Am am you? Hi, I'm Z ISO and today I'm going to talk about static analysis and how it helps you engineer more reliable systems. This will help you make it harder for incorrect code to blow up production at 03:00 a.m. There are a lot of tools out there that can do this for a variety of languages. However, I'm going to focus on go because that's what I am in expert in in this talk, I'll cover the problem space, some solutions you can apply today, and how you can work with people to engineer more reliable systems. As I said, I'm Zee. I'm the archmage of infrastructure at tailscale. I've been an SRE for several years and I'm moving over into developer relations. As a disclaimer, this talk may contain opinions. None of these opinions are my employers. I'll have a recording of this talk, slides, speaker notes, and a transcript of it up in a day or two after the conference. The QR code in the corner of the screen will take you to my blog when starting to think about a problem, I find it helps to start thinking about the problem space. This usually means thinking about the problem at an incredibly high level and all of its related parts. So let's think about the problem space of compilers at the highest possible level, a compiler can take literally anything as input and maybe produce an output. A compiler's job is to take this anything, see if it matches a set of rules, and then produce an output of some kind. In this case, with the go compiler, this means that the input needs to match the rules that the Go language has defined in its specification. This human readable specification outlines core rules of the Go language. These include things like every Go file needs to be in a package, the need to declare variables before using them, what core types are in the language, how to deal with slices, and more. However, the specification doesn't define what correct go code is, it only defines what valid go code is. This is normal for specifications of this kind. Ensuring correctness is an active field of research in computer science that small, scrappy startups like Google, Microsoft, and Apple struggle with. As a result of this, though, you can't rely on the compiler from stopping all incorrect code from being deployed into production. There's a wide range of errors that will be stopped in the process, but there are more subtle errors that can squeak by. This is an example of the kind of error that the go compiler can catch by itself. If you declare a value as a string, you can't go put an integer in it. They are different types, and the compiler will reject it. I know one of you is out there probably thinking something like what about rust? What about Hassell? Don't those compilers have a reputation for making very correct code? And you know what? That's a good point. There's other languages that have more strict rules like linear types or explicitly marking when you poke the outside world. However, the kinds of errors that are brought up in this talk can still happen in those languages, even if it's more difficult to do it by accident. Static analysis on top of your existing compiler lets you step closer to correctness without going the maximalist route, like when you port everything to rust. It's a balance between pragmatism and correctness. The pragmatic solution and the correct solution are always in conflict, so you need to find a compromise down the middle. This is because in general, proving everything is correct with static analysis is literally impossible. It takes a theoretically infinite amount of time to tell if absolutely every facet of the code is correct in every single way. But we don't have to be perfect, we have to be good. And perfect is the enemy of the good. And static analysis is more moving you towards perfect while being good. So here are some patterns for things that can be solved with static analysis in go. They are not releasing resources that you acquire, making typos that the compiler can't prove at compile time. Usually this happens with struct tags, invalid constants such as time format, strings, URLs, and regular expressions, and a wide range of predictable crashes or very unintended behavior. These kinds of things are easy to prove and are enabled by default in govet and static check. Also, for the record, incorrect code won't explode instantly upon it being run. The devil is in the details of how it is incorrect and how those things can pile up to create issues downstream. Incorrect code can also confuse you while trying to debug it, which can make you waste time you could spend doing anything else. This is an example of Go code that will compile. It'll likely do what you want, but bit is incorrect. It is incorrect because the HTTP response body is read from, but it's never closed in Go. When you don't close the response body, you will leak the resources associated with that HTTP connection. When you close the response body, it will release the connection so that you can use it for other HTTP actions. If you don't do this, you can easily run into a state where your server application will run out of available sockets at 03:00 a.m. And case you may be tempted to fix it like this. However, this is incorrect too. Look at where the defer is called. Let's think about how the program flow will work. I'm going to translate this into a diagram of how the computer is going to execute this code. This flowchart is another way to think about how this program is being executed. It starts with the HTTP get call on the left side and flows to either crashing or the code finishing on the right. In this case, we start with the HTTP getcall and then defer, closing the response body to the end of the function. Then we check to see if there was an error or not. If there was no error, we can use the response and do something useful, and then the response body comes automatically due to the deferred close. Everything works like you'd expect. However, if there was an error, something different happens. The error is returned and then the scheduled close call runs. The close call assumes that the response is valid bit it's not. This results in the program panicking, which can be a crash at 03:00 a.m. This is the kind of place where static analysis comes in to save you. Let's take a look at what Go vet says about this code. HTTP Get Go line 16 using response before checking for errors it caught the error. To fix this, we need to move the defer call to after the error check like this. This way the response body is closed after we know that it's usable. This will work as we expect in production. This is an example of how trivial errors can be fixed with a little extra tooling without having to rewrite everything in rust. If you use Go test, then a large amount of these go vet checks are run by default. This covers a wide variety of common issues that have trivial fixes that help move your code towards the corresponding Go idioms. It's limited to the subset of checks that aren't known to have false positives. So if you want more assurance, you will need to run govet or other tools in your continuous integration step. And some of you might be thinking, well, if these are so easy to detect, why doesn't gobuild do this? This is a good question. I'm personally on the side of the compiler should aggressively project code as much as possible, but the reason why this isn't done in Go is because it's a matter of philosophy. Go is not a language that wants to make it impossible to write buggy code. Go just wants to give you tools to make your life easier. In the Go team's view, they would rather you be able to compile buggy code than have the compiler reject your code on accident. This is a result of a philosophy of trusting that there are gaps between the programmer and production. During those gaps, there are testing. There's tools like static check and govet, but most importantly, there's also human review to catch other trivial errors. In addition to using govet checks, you can also use static check with this GitHub action. This will automatically download, install, and run static check on your code. Static check catches a wide variety of errors that govet considers out of scope. Here's can example of a more complicated problem that static check can catch but govet can't. The reason why there's a problem here is that go lets you make variables that are scoped to if statements. This lets you write code like this. This is shorthand for writing out something like this. This does the same thing, but it looks a bit more ugly. Either way, the error value isn't in scope at the end of it, so it'll be dropped by the garbage collector. However, let's also consider the other important part of this snippet variable shadowing. We have two different variables named x, and they are different types declared at different places. To help you tell them apart, I've colored the inner one yellow and the outer one red. In a type assertion like this, the red variable is not an int, but the yellow variable is an int that might have failed to assert down. If it fails to assert down, then the yellow x variable will always be can int that will have the value zero. This is probably not what you want, given that the log call with the percent sign t format specifier would let you know what type the red x variable was, and as a result, when you run this code you will get an error message that looks like this unexpected type int. This will confuse the living hell out of you. The correct fix here is to rename the int version of x. You could do this in a few ways, but here's a valid approach. Change the name of the yellow x to xint. This will get you the correct result. You would also need to change the okay branch of the if statement to use xint instead of x, but this is a fairly easy thing to fix. There are a bunch of other checks that static check runs by default. I could easily talk about them for a few hours, but I'm being to focus on one of the more interestingly subtle checks in go. Sometimes you need to write your own error types with go interfaces and their duck typing. Anything that matches the definition of the error interface is able to be used as an error value. I put the definition of the error interface type over to the side and gave you a link to the go documentation for it. In this case, our type failure has an error method, which means that the go compiler can treat it as an error. Given that the error function returns a string, that means that our failure type is an error. However, something else to keep in mind is that the receiver the function is a pointer value. Normally this means a few things, but in this case it means that the receiver may be nil and as a result the reason may not exist. Because of this, we can return a nil value of failure and then when you try to use it from go, it will explode at runtime panic runtime error invalid memory address or nil pointer dereference boom, it crashed. Seg fault this happens because under the hood each interface value is a box. The box contains the type of the value in the box and a pointer to the actual value itself. But this box will always exist even if the underlying value is nil. This means that the if error not equals nil check will always return true. So you will always try to read from the value, which will always explode because the underlying value is nil. This is always frustrating when you run into it, but let's see what static check says when we run it against this code. Errorbomb go line eleven do work never returns a nil interface value. Haza static check rejects it. If this code was checked into source control and static check was a run in CI, tests would fail and this would never be allowed to be deployed to production. The correct version of do work should look something like this. Note how I changed the failure case to use an untyped nil. This prevents the nil value from being boxed into an interface. This will do the right thing. This will help you ensure that this kind of code never enters production so it cannot fail at untold hours of the night while you are sleeping. As sres, we tend to sleep very little, as is statistically. We have higher rates of burnout, mind fog, fatigue, and likelihood of turning into angry, sad people as we do this job longer and longer, especially if the culture of a company is broken enough that you end up being on call during sleeping hours. This is not healthy. It is not sustainable for us to be woken up at obscene hours of the night because of trivial and prevents errors. If we get woken up in the middle of the night, it should be things that are measurably novel and not caused by errors that should have never been allowed to be deployed in the first place. I don't think I've heard my pager sound in years by this point. Bit. The last time I heard it, I almost had a full blown panic attack. I have been in the kind of place where burnout from my pager severely affected my health. I'm still recovering from the after effects of that tour of SRE duty and this has resulted in me making permanent career changes that I am never put in that kind of position again. I don't wish the hell that I've experienced on anyone. Normally when you're in SRE put into the line of pager fire, it kind of feels like both options suck. Fixing production seems like it'll be impossible. Being able to get more sleep during on call hours seems impossible because things aren't getting fixed, and with an SLA for responding to the pager within half an hour, it just feels impossible. Adding static analysis to your continuous integration step can allow you to walk down a new middle path between these two extremes. It is not going to be perfect, however, gradually things will get better. Trivial errors will be blocked from going into production and you will be able to sleep easier. The benefits of being able to rest easier like this are numerous and difficult to summarize. It could save your relationship with your loved ones. It could prevent people near you from resenting you. It could be the difference between a long and happy career, or having to drop out of tech at 25, burnt out to a crisp and unable to do much of anything. It could be the difference between life and an early, uniquely death from a preventable heart attack. In talks like these, it's easy to ignore the fact that the people that are responsible for making sure services are reliable are that human company culture may get in the way and there may be a lack of people that are willing or able to take the pager rotation. However, when the machines come to take our jobs, I hope that this is one of the first that they take. In the meantime, all we can do is get towards a more sustainable future. The best thing we can do is to make sure people sleep well without having to worry about being woken up because of preventable errors that tools like static check can block from getting into production. If you use go in production, I highly suggest using static check if you find it useful. Sponsor Dominic on GitHub software like this is complicated to develop and the best way to ensure Dominic can keep developing it is to pay him for his efforts the better he sleeps, the better you sleep as an SRE. As for other languages, I'm going to be totally honest. I don't know what the best practices are. You will have to do research on this. You may have to work together with other coworkers to find out what would be the best option for your team. I will say though, bit is worth the effort. This helps you make a better product for everyone and it's worth the teething pains at first. You can do it. I'm almost at the end, but I wanted to give a special shout out to all these people who helped make this talk a reality. I also want to give a special shout out to my coworkers at Tailscale that let me load shed super hard so that I could focus on making this talk shine. Thanks for watching. I'll stick around in the chat for questions, but if I miss your question and you really want an answer to it, please email it to code 42 SRE 2022 at Zserve us. I'm happy to answer questions and I enjoy writing up responses. Have a good rest of the conference. Everyone be well.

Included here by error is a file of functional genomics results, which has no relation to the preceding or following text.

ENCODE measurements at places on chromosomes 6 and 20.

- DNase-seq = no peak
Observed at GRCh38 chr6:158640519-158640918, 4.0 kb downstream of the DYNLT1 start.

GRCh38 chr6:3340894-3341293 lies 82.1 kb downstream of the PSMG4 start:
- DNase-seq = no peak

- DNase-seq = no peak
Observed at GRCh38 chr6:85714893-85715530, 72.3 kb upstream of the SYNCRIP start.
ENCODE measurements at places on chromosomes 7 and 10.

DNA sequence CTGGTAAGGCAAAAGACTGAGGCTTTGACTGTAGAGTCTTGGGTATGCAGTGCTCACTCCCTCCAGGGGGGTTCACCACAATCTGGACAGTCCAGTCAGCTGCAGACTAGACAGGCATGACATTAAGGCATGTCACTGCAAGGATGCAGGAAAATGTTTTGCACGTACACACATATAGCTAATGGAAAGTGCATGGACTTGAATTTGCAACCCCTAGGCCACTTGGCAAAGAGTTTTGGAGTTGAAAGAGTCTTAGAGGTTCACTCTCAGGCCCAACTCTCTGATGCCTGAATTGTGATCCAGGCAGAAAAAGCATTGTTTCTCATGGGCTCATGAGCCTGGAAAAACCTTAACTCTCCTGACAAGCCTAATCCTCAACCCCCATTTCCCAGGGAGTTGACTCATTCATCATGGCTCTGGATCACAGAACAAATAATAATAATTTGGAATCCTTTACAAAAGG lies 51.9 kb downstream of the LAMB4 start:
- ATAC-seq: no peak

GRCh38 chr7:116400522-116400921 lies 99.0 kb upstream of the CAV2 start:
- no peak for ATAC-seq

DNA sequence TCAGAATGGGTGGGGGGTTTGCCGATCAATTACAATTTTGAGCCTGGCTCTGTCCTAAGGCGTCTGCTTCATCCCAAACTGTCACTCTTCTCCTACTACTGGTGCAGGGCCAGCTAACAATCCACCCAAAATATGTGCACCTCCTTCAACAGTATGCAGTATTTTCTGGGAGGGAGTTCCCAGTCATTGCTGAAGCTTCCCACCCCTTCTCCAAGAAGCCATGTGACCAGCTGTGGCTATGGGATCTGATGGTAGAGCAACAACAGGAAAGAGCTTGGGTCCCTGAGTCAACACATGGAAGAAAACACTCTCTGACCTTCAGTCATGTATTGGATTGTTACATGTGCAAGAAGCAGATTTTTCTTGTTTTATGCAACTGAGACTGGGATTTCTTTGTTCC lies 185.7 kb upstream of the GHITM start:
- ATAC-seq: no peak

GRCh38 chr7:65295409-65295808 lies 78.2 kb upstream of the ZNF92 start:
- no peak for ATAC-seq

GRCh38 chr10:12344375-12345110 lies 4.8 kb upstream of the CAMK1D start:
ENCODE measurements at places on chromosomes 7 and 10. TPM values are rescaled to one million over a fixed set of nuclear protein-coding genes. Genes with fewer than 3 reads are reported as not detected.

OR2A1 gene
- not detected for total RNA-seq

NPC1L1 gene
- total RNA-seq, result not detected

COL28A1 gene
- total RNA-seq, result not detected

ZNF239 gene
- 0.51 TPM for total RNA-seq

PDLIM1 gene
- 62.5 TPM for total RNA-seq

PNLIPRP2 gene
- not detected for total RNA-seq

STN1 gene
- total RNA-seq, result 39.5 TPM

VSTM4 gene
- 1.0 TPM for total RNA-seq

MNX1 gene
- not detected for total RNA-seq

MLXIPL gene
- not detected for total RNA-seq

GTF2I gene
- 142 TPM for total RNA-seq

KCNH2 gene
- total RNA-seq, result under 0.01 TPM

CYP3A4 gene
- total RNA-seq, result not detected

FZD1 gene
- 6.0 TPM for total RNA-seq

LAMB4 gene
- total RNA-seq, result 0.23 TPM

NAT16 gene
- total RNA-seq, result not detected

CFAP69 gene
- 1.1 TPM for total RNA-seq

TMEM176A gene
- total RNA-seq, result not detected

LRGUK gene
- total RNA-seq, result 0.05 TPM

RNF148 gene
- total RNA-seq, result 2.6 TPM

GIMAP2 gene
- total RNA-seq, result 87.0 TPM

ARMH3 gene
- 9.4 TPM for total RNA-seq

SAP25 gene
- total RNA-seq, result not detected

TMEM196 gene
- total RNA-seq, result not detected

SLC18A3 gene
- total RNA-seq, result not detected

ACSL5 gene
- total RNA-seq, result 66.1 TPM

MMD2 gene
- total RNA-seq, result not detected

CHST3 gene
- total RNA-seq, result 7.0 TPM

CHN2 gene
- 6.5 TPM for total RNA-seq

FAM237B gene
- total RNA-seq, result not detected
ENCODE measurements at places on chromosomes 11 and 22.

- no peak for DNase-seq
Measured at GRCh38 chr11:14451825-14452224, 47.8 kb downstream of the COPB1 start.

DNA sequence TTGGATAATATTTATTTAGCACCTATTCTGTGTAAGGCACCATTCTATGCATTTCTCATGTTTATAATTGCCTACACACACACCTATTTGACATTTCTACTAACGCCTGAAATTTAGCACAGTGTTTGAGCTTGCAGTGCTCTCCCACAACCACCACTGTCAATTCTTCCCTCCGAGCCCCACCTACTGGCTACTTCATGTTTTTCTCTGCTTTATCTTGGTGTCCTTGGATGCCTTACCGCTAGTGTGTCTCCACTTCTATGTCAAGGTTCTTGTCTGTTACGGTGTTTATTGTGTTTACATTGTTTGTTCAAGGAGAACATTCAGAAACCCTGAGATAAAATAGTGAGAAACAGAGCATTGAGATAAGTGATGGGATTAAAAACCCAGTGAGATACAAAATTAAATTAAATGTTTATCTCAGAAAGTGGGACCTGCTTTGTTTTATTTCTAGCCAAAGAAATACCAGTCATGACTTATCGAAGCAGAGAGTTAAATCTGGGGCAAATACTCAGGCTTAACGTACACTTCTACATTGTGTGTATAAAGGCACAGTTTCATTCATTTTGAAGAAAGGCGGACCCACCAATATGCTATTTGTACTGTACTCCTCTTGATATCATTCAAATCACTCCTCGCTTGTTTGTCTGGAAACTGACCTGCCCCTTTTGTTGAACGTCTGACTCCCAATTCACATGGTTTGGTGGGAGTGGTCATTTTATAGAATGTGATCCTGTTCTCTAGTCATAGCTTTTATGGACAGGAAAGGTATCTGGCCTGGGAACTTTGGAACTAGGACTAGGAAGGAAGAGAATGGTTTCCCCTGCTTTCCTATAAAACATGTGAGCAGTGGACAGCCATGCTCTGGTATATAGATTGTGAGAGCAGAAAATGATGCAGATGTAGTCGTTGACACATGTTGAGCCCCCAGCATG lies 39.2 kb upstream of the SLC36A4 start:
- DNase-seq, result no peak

Xe Iaso

Archmage of Infrastructure @ Tailscale

Xe Iaso's twitter account

Awesome tech events for

Priority access to all content

Video hallway track

Community chat

Exclusive promotions and giveaways